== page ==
the absence of either

                        so this evening streaks of fresh tar rainbow

the faded strip mall parking lot

                                                scatter the tatty light

I know that's where the poem began, with those streaks of tar, with how they surprised me, with how they seemed so beautiful, with how they felt as well so unfair, that little corn stalk I'd noticed the week before surely killed. Even as I picked through the vegetables, I was writing in my head. And then, of course, there was the cry: loud, lung-ragged, breaking for breath at the end—a child.

            I had just sat Walter down and was sure something awful had happened, though all I had to do was turn around to find him—just a few steps away from me, both his little arms stretched around a pumpkin. I was so relieved, and then so ashamed that I was relieved (because, I mean, someone's kid was wailing), and I picked him up and held him, and we drove home, and I still couldn't shake it—that relief, that shame.

            As I sat down to draft the next morning, I let those feelings guide me. And, slowly, over days and weeks, the poem itself helped me understand the notion that had been building in me ever since I'd come to Iowa, ever since I'd become a father: that the war- and recession-haunted America we have now is deeply disillusioning, deeply unjust; that you must with a pure, sure ferocity embrace while you can those you love, while never forgetting there are so many others you will never hold, so many others just as deserving:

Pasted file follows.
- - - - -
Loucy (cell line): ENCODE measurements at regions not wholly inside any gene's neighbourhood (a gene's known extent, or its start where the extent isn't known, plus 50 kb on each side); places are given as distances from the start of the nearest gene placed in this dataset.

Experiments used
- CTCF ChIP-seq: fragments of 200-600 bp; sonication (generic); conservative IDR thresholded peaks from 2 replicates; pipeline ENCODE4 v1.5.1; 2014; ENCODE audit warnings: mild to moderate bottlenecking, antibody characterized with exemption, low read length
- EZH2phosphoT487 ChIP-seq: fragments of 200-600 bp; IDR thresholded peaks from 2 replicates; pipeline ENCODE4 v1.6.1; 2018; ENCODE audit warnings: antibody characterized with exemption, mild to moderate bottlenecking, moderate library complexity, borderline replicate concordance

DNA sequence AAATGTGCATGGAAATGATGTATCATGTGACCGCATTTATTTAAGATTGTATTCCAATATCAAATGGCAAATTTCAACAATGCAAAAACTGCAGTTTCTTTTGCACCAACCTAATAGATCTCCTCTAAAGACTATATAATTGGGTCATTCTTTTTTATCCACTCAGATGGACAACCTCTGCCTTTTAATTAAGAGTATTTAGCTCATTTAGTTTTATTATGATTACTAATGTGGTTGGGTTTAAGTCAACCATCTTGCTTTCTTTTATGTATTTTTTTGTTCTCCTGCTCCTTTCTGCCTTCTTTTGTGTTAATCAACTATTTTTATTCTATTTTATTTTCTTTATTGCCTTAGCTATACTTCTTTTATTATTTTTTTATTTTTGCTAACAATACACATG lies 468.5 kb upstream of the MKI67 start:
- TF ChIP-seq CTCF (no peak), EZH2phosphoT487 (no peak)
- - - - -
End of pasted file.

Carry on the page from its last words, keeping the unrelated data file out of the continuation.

it is a shame & I am ashamed

at the way my blood falls like warm rain back to me & I simply

squat down & heft the fruit that will feed our flesh

                        & no other & wish the light like this & the rain

& the broken earth abundant

                                    & all of us like my son & me unworthy & rising

 

Joe Wilkins

Joe Wilkins is the author of a memoir, The Mountain and the Fathers, winner of a 2014 GLCA New Writers Award—an honor that has previously recognized early work by the likes of Richard Ford, Louise Erdrich, and Alice Munro—and two collections of poetry, Notes from the Journey Westward, winner of the 2013 High Plains Book Award, and Killing the Murnion Dogs, a finalist for the 2012 Paterson Poetry Prize. A Pushcart Prize winner and National Magazine Award finalist, Wilkins has published essays, poems, and stories in The Georgia Review, The Southern Review, Harvard Review, The Sun, Orion, and Slate. Deborah Kim, editor at the Indiana Review, writes, “The most striking component of [Wilkins's work] is its awareness of ‘the whole world.’ What is ordinary becomes transcendent. In places derelict and seemingly unexceptional, Wilkins compels us to recognize what is worth salvage, worth praise.” Wilkins lives with his wife, son, and daughter in McMinnville, Oregon, where he teaches writing at Linfield College. As the winner of the Boyden Wilderness Writing Residency from PEN Northwest, he and his family are spending the summer and fall of 2015 living in a remote cabin along the Rogue River in southwest Oregon.


Illustrations by; Anthony Tremmaglia. Anthony Tremmaglia is an Ottawa-based illustrator, artist, and educator. His clients include WIRED, Scientific American, Smart Money, HOW, and San Francisco Weekly.